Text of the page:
International Integrated Reporting Council (IIRC) Chief Executive Richard Howitt reflects on his week at the World Economic Forum.
This year’s World Economic Forum started with a return to focusing on mainstream economic issues, with the PwC Global CEO survey headlining a sharp drop in business confidence, combined with traditional business concerns about over-regulation and trade protectionism.
But the most compelling evidence of a change in the business landscape to one based on inter-connectedness, ‘Industry 4.0’ technological change and external social and environmental shocks, is that short-term economic ‘ups and downs’ fail to quell business leaders’ attention to this profoundly changed world.
The rest of this week in Davos proves the point.
The aggregator of social media posts from Forum participants undertaken by KPMG, saw climate change and gender equality being two of the four most talked about issues during this year’s Forum.
Three of the top five threats to business outlined in the WEF’s own Global Risks Review 2019 presented here in Davos, reflect concern over extreme weather and climate change. However, the report is strident in warning us not to be distracted from the human side of global risks.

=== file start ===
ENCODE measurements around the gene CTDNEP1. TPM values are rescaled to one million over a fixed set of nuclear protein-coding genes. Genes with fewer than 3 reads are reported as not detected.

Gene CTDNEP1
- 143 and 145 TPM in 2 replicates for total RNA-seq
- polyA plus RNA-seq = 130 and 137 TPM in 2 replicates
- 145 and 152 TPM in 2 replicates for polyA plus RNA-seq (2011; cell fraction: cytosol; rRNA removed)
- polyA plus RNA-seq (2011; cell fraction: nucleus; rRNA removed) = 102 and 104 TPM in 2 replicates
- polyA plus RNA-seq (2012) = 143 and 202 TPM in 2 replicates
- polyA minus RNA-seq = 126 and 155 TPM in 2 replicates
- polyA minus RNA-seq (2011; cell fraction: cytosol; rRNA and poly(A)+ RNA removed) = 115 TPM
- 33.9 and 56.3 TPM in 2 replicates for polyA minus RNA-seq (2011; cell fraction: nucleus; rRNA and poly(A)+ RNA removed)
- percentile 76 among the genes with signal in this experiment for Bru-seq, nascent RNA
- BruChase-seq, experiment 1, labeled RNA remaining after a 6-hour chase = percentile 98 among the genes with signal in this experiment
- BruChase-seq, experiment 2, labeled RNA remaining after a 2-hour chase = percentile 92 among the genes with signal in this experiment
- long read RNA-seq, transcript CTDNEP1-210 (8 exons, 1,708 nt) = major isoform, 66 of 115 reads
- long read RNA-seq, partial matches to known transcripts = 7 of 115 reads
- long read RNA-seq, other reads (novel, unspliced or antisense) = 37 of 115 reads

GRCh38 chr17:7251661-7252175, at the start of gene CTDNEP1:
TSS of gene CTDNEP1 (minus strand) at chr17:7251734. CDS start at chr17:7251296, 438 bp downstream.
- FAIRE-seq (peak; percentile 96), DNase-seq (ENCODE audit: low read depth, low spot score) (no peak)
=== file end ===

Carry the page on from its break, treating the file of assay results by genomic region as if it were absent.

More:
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The Deloitte ‘Readiness Report’ also launched here, saw 2,000 c-suite executives rating “societal impact” over financial results, as the most important factor when evaluating their organizations’ annual performance.
Korean conglomerate and a leading member of the International Integrated Reporting Council’s own business network, SK Group, hosted a debate here showing how the company had changed its articles of association to give equal emphasis to social as well as financial value – and had investor support for doing so.
This year’s Edelman Trust Barometer launched here showed two thirds of employees wanting their company to take action on societal issues. Interestingly, it showed very much higher levels of trust in their employer compared to business generally, indicating the leverage companies do have – if we choose to use it.
Two more reports published by the World Economic Forum itself to mark the week, specifically signposted to integrated reporting itself.